Biomechanical Instrumentation EMG Lab Purpose: The purpose of this lab is two-fold: 1) to introduce and familiarize the student with the necessary equipment needed to collect EMG data; and 2) to evaluate the effects of contraction velocity on the EMG activity of the biceps brachaii during an arm curl exercise. Rationale: Changes in the intensity of muscle contraction reflect many factors that may influence the demand that is placed on a muscle in a given situation. One of these factors is that involving the speed of contraction. It has been proposed that increases in the speed of contraction during a concentric contraction necessitate increases in the level of muscle activation. If this is the case, it would appear that such increases would be evident in the amplitude of associated EMG=s. Monitoring of the EMG levels during contractions of various speeds, then, should show variations in the amount of muscle activation. Methodology: 1. Examine and familiarize yourself with the equipment. 2. Prepare the preferred arm at the electrode site for electrode placement by cleaning the skin over the site. 3. Place electrodes over the muscle belly of the biceps brachaii & attach the reference electrode to a bony prominence on the arm/hand 4. Turn on the Noraxon receiver (switch on the back) and boot the laptop computer *Note - make sure that the power supply for the receiver is plugged into the outlet strip on the floor. 5. On the Computer choose "MyoResearch". A. Enter the appropriate project and patient information. B. Select” Measurement” from the menu and enter the appropriate Record name (i.e. name for the trial), and frequency (sampling rate). Designate the channel that you will be using. 6. Attach the electrode leads to the electrodes and turn on the transmitter. A. Select “Start” in the measurement window to begin the real-time display of the output of the muscle. 7. Perform a couple of contractions to make sure everything is working.....view the EMG on the computer screen to insure that the electrodes have been properly located A. On the display screen, “Store” begins saving the data and “Exit” end the data collection 8. Have the subject perform a Maximum Voluntary Contraction with the elbow at 90 degrees of flexion, against a fixed resistance. Collect and Save approximately six second of data during which this isometric is performed. 9. Have the subject perform three sets of six repetitions (moderate level of resistance) or arm curls, with data collection during each set. One set should be performed at a slow cadence (i.e. approximately six second per repetition), medium cadence (approx. four seconds per rep) and fast cadence (approx two seconds per rep). 10. After all three trials have been completed, rectify and smooth (50ms moving average) the data, then analyze three reps from each trial to calculate the average and peak EMG for each trial. Also rectify and process the MVC to determine the same parameters as above. 11. Normalize the average and the peak EMG values for the three trials using the results of the MVC analysis. Discussion: On the basis of a review of the data, respond to the following questions: #1 What were the Peak EMG and Average EMG values for each condition, and what do they represent? #2 How did the speed of the movement influence the Peak EMG.....the Average EMG? #3 Why do you think that speed influences how hard the muscle must work to complete a movement? #4 Do you believe that there is an "Optimum" speed of movement for maximum efficiency? If so/not, why? #5 What might some possible implications of your findings be for injury prevention ........for muscle strengthening? Note: The lab report should include a table with the Peak and Average EMG results for the three conditions.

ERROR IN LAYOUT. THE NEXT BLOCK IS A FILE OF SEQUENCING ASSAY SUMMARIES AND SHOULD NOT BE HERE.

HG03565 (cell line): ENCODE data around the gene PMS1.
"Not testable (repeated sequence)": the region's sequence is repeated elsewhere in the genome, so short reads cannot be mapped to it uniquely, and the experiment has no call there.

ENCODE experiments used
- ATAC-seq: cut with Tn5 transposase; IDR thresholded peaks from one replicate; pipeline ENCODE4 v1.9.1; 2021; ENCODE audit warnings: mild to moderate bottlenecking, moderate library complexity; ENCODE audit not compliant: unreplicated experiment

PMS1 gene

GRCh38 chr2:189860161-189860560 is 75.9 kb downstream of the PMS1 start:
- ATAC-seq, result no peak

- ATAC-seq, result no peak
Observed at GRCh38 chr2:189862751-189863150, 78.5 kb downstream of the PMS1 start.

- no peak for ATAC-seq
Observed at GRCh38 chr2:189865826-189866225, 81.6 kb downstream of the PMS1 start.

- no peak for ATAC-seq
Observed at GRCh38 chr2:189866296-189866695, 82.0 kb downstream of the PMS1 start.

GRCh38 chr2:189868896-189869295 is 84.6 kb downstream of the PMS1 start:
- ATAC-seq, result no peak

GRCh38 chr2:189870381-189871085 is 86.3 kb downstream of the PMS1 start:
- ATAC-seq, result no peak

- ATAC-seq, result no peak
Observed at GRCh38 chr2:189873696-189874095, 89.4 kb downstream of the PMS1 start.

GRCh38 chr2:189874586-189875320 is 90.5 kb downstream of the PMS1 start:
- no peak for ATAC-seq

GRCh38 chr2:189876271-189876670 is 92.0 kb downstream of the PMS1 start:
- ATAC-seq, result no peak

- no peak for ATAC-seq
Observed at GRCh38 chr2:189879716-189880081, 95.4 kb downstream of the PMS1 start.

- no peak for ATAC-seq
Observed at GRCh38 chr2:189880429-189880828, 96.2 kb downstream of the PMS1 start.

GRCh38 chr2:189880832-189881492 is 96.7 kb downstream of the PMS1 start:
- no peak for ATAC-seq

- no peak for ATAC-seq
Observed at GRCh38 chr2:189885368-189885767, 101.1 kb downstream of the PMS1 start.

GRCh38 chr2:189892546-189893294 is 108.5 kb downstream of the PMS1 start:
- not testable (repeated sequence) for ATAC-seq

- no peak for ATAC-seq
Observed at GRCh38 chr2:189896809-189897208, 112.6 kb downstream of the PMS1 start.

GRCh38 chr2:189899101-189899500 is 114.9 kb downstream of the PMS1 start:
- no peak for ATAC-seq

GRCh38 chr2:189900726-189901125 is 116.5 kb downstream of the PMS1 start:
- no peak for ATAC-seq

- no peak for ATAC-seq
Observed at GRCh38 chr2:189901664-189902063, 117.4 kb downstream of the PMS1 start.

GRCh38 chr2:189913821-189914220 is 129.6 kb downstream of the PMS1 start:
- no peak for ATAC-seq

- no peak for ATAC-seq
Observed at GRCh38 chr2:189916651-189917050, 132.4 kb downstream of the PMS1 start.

Pages to are hidden for
"Applied Biomechanics - DOC"Please download to view full document